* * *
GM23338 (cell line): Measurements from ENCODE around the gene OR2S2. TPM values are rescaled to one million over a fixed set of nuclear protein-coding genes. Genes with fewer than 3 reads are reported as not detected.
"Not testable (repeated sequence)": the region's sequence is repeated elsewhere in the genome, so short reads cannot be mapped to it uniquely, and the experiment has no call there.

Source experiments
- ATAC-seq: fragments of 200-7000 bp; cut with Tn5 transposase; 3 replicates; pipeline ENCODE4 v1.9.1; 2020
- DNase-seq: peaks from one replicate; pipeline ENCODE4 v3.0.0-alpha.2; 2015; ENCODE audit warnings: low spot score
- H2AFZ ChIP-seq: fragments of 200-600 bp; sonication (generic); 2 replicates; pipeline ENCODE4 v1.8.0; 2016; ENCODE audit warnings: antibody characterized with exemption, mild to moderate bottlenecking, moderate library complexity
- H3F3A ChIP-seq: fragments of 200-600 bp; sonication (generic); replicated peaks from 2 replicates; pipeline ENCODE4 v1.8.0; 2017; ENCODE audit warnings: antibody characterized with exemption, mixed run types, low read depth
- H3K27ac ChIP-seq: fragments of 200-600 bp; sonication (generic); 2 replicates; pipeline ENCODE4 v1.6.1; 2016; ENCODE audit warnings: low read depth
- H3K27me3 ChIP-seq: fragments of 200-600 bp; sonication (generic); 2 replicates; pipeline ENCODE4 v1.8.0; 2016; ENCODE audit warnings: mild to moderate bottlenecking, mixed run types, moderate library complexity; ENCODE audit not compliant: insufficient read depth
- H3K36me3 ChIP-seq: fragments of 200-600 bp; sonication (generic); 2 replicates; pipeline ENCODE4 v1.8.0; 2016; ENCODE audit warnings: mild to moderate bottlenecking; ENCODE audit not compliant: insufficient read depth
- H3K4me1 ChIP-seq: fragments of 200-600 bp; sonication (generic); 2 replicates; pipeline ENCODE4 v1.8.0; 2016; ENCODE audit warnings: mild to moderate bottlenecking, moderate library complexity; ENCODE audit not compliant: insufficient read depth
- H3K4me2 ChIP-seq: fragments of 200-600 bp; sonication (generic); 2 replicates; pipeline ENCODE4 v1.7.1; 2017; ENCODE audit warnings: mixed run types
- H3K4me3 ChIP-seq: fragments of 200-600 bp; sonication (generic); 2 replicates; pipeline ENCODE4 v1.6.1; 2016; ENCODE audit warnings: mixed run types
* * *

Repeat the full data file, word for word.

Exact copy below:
GM23338 (cell line): Measurements from ENCODE around the gene OR2S2. TPM values are rescaled to one million over a fixed set of nuclear protein-coding genes. Genes with fewer than 3 reads are reported as not detected.
"Not testable (repeated sequence)": the region's sequence is repeated elsewhere in the genome, so short reads cannot be mapped to it uniquely, and the experiment has no call there.

Source experiments
- ATAC-seq: fragments of 200-7000 bp; cut with Tn5 transposase; 3 replicates; pipeline ENCODE4 v1.9.1; 2020
- DNase-seq: peaks from one replicate; pipeline ENCODE4 v3.0.0-alpha.2; 2015; ENCODE audit warnings: low spot score
- H2AFZ ChIP-seq: fragments of 200-600 bp; sonication (generic); 2 replicates; pipeline ENCODE4 v1.8.0; 2016; ENCODE audit warnings: antibody characterized with exemption, mild to moderate bottlenecking, moderate library complexity
- H3F3A ChIP-seq: fragments of 200-600 bp; sonication (generic); replicated peaks from 2 replicates; pipeline ENCODE4 v1.8.0; 2017; ENCODE audit warnings: antibody characterized with exemption, mixed run types, low read depth
- H3K27ac ChIP-seq: fragments of 200-600 bp; sonication (generic); 2 replicates; pipeline ENCODE4 v1.6.1; 2016; ENCODE audit warnings: low read depth
- H3K27me3 ChIP-seq: fragments of 200-600 bp; sonication (generic); 2 replicates; pipeline ENCODE4 v1.8.0; 2016; ENCODE audit warnings: mild to moderate bottlenecking, mixed run types, moderate library complexity; ENCODE audit not compliant: insufficient read depth
- H3K36me3 ChIP-seq: fragments of 200-600 bp; sonication (generic); 2 replicates; pipeline ENCODE4 v1.8.0; 2016; ENCODE audit warnings: mild to moderate bottlenecking; ENCODE audit not compliant: insufficient read depth
- H3K4me1 ChIP-seq: fragments of 200-600 bp; sonication (generic); 2 replicates; pipeline ENCODE4 v1.8.0; 2016; ENCODE audit warnings: mild to moderate bottlenecking, moderate library complexity; ENCODE audit not compliant: insufficient read depth
- H3K4me2 ChIP-seq: fragments of 200-600 bp; sonication (generic); 2 replicates; pipeline ENCODE4 v1.7.1; 2017; ENCODE audit warnings: mixed run types
- H3K4me3 ChIP-seq: fragments of 200-600 bp; sonication (generic); 2 replicates; pipeline ENCODE4 v1.6.1; 2016; ENCODE audit warnings: mixed run types